The ASI would have us believe that stratum VII is a temple, and stratum VIII a mosque. Then why did they club the pottery of these together? They say, the pottery is so similar. Would a temple in use since the 12th century for 400 years, and a mosque in use since the beginning of the Mughal period have similar pottery?

Even in a medieval temple, contemporaneous with Islam in India, glazed ware would not be used. As a Hindu I am aware that specific vessels of specified materials are used in ritual. Surely if the temple was built in the medieval Sultanate period, and functioned as one for several centuries, we should be able to find in it some distinctive remains of pottery which would be appropriate to a Hindu sacred structure?

Instead, the fact that the pottery from even phase VII is glazed and otherwise similar to Mughal pottery indicates that this may well have been a Muslim sacred or secular site.
One reason they may have clubbed the pottery together is that they first thought strata VIII and VII belonged to the same Mughal building, the Babri Masjid. Only later, under pressure, did they decide to interpret phase VII as being a temple.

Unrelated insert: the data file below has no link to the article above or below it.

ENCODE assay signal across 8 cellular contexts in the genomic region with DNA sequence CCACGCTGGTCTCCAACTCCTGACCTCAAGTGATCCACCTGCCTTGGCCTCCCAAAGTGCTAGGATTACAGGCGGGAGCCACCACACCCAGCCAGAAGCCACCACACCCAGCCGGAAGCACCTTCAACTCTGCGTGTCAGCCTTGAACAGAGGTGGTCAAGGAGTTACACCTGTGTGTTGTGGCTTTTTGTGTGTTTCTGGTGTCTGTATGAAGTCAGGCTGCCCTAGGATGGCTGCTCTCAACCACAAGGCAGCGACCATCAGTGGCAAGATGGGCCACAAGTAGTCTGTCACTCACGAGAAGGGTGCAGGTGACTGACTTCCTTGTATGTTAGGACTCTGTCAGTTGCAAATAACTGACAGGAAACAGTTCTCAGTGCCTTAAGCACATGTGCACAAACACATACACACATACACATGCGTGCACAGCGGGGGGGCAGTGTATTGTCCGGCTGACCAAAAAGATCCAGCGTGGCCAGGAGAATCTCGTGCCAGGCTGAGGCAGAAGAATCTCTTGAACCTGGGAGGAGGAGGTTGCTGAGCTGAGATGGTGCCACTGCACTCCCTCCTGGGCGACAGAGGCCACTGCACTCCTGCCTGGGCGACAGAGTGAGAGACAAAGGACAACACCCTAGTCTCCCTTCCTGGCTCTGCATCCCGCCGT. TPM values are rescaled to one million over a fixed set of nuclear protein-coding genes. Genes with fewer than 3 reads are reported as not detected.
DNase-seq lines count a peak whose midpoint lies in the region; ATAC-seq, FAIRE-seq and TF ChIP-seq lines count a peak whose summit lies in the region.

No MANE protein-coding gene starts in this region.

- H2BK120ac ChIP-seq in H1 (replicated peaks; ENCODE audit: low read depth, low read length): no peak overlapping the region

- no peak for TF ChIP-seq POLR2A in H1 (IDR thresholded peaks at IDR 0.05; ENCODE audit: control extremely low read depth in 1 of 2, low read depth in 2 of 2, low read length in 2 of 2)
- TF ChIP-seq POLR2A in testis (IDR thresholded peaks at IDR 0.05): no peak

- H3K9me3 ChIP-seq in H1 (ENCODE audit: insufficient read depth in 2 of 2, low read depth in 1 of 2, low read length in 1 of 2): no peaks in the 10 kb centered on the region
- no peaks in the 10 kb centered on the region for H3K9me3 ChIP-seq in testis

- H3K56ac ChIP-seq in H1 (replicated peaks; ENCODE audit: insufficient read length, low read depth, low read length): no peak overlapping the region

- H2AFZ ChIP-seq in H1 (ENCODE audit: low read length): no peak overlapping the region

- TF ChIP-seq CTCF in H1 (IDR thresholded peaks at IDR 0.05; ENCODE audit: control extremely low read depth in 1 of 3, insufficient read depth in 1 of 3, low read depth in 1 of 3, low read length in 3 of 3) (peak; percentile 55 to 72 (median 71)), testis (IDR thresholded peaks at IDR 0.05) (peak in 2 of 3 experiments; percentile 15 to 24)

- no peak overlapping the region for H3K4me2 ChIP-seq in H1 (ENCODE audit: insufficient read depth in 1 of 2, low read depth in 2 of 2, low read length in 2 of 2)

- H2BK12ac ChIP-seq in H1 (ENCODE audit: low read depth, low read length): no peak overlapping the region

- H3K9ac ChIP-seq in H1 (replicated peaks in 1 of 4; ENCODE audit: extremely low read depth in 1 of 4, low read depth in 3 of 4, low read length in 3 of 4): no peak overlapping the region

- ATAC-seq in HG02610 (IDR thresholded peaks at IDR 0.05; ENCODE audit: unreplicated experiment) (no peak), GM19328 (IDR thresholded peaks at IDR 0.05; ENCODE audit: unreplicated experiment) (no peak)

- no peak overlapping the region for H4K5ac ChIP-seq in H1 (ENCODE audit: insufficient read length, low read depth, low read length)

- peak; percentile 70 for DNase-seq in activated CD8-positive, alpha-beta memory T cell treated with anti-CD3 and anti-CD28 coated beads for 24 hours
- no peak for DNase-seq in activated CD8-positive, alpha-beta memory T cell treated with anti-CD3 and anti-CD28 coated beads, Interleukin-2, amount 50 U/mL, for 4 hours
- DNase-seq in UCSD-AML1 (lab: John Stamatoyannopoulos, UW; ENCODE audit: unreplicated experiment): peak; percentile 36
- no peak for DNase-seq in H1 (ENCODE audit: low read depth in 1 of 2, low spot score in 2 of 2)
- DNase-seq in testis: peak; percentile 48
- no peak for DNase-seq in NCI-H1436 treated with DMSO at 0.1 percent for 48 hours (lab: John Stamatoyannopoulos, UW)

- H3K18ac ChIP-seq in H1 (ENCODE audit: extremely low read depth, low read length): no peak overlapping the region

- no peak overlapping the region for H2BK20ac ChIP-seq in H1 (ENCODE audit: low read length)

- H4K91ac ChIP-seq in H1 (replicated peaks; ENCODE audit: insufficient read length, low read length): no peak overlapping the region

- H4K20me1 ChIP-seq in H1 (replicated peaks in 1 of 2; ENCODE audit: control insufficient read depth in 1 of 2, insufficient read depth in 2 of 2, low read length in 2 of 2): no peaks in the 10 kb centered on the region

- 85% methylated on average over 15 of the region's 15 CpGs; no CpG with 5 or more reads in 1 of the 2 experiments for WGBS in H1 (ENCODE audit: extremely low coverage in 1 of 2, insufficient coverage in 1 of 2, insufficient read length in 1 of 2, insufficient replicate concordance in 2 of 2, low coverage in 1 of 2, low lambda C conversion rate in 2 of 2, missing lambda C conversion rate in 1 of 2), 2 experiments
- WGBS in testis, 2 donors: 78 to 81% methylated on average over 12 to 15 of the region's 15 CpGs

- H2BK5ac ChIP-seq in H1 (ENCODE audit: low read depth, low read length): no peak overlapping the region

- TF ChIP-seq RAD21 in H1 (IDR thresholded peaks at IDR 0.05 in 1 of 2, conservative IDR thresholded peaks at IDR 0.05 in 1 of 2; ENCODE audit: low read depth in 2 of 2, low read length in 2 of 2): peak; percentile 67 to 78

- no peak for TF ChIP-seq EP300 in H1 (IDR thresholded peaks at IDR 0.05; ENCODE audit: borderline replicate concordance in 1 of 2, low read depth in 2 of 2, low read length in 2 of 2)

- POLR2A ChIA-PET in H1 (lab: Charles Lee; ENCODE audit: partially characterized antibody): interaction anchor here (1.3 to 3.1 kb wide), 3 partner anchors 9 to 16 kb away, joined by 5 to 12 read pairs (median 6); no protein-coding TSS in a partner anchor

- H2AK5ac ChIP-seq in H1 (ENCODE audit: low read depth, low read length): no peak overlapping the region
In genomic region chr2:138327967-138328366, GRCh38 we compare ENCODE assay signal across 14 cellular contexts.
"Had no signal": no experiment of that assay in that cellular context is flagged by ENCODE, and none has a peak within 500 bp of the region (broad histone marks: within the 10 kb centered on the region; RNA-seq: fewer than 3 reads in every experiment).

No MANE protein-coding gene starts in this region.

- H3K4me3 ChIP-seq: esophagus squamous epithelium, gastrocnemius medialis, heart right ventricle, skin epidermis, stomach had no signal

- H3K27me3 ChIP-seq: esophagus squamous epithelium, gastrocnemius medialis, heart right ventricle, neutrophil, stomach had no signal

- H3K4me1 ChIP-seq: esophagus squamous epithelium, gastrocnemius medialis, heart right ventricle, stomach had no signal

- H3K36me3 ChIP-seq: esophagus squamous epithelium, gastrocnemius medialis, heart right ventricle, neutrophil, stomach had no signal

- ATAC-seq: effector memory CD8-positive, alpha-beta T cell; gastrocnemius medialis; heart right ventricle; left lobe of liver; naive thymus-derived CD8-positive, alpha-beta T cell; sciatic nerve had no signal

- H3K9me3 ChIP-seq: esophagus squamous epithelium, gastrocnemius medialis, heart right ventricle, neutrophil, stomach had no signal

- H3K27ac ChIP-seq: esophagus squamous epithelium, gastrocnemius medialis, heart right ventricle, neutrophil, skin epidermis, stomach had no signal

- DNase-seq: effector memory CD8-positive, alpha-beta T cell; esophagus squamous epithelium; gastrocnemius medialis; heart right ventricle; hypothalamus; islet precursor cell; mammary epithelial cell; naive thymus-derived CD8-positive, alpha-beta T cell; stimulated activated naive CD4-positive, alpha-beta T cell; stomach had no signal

In sum
To summarize. What are claimed to be the bases of pillars which held up the temple turn out not to be pillar bases at all. The Siva shrine at a lower level adds no strength to the claim of a Ram temple. The terracotta from different levels has been so jumbled up that it can be linked to no particular stratum and period. And the presence of animal bones and glazed ware makes it difficult to claim that a Ram temple existed on this site between the XIIth and XVIth centuries.

And, finally, the ASI Report (figure 23 included) accepts the existence of a mosque. Were there a mosque since 1530 AD, where is the sense in prolonging the title suit? Clearly the site belongs to the mosque.